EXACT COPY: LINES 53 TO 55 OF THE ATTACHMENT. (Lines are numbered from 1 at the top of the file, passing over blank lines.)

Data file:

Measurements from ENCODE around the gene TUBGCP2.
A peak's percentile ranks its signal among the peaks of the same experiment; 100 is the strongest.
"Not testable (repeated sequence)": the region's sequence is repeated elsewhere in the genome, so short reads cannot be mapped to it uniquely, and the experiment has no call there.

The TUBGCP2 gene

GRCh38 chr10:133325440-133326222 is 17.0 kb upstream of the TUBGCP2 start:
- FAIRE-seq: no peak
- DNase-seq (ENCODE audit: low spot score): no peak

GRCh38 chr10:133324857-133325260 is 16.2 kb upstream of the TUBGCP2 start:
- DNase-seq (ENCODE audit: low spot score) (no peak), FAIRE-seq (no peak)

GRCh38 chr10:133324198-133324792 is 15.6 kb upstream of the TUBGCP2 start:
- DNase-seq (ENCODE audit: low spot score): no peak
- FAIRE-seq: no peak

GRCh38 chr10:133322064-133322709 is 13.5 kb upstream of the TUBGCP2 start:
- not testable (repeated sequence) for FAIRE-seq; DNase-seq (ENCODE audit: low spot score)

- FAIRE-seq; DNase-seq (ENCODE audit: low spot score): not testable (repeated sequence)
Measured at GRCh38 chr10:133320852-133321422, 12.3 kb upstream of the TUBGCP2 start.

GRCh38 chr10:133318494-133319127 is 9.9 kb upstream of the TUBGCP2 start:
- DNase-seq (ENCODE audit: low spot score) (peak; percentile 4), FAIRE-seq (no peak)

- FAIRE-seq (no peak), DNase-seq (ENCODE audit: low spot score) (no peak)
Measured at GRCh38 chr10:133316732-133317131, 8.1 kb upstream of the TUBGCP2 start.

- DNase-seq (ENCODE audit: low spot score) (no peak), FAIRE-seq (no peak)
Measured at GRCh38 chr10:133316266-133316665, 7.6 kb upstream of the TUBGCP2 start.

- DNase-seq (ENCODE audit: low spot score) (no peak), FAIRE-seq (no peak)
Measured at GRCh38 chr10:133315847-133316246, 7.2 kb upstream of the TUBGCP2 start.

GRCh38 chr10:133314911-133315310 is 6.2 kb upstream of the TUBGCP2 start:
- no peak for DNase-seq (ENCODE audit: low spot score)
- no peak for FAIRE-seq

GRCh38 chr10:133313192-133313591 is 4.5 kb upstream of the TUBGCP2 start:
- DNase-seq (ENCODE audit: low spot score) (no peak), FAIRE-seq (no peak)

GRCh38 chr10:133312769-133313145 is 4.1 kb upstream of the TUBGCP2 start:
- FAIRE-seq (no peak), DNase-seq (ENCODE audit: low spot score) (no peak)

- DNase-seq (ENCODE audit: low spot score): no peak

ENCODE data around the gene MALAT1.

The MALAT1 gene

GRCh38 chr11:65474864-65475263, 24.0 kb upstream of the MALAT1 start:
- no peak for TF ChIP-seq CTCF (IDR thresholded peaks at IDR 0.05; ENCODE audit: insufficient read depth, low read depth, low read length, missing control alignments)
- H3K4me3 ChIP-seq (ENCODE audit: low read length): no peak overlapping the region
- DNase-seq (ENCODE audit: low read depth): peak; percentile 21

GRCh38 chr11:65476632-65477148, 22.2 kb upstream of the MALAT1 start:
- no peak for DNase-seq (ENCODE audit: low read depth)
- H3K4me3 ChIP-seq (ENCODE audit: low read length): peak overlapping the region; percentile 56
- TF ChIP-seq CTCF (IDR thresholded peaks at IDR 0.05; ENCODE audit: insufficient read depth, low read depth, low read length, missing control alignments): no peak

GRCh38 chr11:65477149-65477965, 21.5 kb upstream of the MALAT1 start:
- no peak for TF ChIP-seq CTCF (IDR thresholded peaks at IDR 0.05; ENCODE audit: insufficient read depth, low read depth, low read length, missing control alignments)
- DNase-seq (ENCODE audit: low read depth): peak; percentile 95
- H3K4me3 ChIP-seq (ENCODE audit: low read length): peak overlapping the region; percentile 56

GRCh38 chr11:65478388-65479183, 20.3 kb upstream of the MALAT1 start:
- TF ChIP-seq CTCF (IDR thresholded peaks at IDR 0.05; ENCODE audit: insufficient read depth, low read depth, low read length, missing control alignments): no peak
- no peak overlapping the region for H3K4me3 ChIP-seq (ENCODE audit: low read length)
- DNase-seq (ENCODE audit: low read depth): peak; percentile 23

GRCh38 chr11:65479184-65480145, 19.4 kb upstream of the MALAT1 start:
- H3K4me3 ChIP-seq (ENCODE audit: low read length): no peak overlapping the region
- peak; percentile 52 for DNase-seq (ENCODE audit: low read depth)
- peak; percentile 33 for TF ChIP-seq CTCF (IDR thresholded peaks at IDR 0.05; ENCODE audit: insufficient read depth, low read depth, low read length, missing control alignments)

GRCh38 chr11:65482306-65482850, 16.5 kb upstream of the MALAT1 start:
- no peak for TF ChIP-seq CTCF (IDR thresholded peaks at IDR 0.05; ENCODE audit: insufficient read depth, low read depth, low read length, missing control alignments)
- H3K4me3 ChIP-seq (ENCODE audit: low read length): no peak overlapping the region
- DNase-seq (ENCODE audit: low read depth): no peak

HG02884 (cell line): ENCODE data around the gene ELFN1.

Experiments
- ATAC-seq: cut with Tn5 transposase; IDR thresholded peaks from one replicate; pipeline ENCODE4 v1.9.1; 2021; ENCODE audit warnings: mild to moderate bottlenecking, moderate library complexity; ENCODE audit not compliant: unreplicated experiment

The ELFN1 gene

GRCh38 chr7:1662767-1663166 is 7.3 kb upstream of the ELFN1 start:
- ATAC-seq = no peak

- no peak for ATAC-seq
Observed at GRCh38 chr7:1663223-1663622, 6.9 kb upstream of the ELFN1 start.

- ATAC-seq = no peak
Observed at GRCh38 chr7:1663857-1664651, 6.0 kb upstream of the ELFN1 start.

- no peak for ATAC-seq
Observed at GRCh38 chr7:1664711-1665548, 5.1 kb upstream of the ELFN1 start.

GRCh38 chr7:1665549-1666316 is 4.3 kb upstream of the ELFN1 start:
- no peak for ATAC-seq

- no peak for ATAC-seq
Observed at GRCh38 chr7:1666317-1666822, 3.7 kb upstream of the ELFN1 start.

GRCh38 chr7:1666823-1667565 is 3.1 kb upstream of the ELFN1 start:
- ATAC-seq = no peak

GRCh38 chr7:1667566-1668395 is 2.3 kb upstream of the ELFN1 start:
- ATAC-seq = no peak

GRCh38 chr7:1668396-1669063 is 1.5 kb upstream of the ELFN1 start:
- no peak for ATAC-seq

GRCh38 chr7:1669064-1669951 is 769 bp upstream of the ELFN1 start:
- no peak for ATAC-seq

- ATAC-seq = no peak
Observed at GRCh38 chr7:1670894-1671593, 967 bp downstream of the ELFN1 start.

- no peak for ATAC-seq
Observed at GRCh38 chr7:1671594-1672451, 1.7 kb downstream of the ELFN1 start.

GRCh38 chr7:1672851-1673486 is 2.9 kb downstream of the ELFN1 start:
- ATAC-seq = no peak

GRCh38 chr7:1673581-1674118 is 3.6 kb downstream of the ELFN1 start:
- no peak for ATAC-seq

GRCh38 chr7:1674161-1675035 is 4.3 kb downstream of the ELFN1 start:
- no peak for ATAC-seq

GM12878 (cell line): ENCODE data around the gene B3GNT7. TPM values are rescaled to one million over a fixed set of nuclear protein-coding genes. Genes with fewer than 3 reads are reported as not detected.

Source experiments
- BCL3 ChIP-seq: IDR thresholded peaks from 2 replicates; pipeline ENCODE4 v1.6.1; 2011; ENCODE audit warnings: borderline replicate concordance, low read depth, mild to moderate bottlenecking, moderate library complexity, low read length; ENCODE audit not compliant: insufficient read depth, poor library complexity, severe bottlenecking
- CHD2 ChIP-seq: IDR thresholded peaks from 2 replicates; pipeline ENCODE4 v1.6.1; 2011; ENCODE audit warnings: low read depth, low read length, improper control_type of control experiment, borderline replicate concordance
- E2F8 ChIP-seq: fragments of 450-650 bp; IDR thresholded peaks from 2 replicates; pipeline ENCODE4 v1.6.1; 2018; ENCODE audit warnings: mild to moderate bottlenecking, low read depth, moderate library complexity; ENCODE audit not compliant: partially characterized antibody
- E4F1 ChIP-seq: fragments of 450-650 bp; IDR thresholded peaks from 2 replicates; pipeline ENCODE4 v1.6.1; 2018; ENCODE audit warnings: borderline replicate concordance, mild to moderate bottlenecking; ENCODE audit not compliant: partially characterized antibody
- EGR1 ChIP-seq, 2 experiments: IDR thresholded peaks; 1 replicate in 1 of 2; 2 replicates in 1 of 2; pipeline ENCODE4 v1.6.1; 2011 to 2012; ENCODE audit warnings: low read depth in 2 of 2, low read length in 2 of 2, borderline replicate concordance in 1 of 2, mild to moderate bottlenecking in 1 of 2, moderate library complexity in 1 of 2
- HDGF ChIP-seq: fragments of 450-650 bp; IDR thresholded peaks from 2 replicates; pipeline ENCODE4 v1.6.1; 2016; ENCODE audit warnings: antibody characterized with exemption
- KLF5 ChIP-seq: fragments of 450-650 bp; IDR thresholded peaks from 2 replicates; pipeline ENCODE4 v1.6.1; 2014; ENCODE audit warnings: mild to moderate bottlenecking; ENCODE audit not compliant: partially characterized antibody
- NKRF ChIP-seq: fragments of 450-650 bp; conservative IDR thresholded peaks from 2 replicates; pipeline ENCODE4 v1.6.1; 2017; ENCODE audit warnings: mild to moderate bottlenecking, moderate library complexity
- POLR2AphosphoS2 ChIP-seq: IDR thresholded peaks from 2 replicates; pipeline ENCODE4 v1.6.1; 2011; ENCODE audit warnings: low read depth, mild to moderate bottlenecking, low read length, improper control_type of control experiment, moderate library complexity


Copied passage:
- peak; percentile 52 for DNase-seq (ENCODE audit: low read depth)
- peak; percentile 33 for TF ChIP-seq CTCF (IDR thresholded peaks at IDR 0.05; ENCODE audit: insufficient read depth, low read depth, low read length, missing control alignments)

GRCh38 chr11:65482306-65482850, 16.5 kb upstream of the MALAT1 start: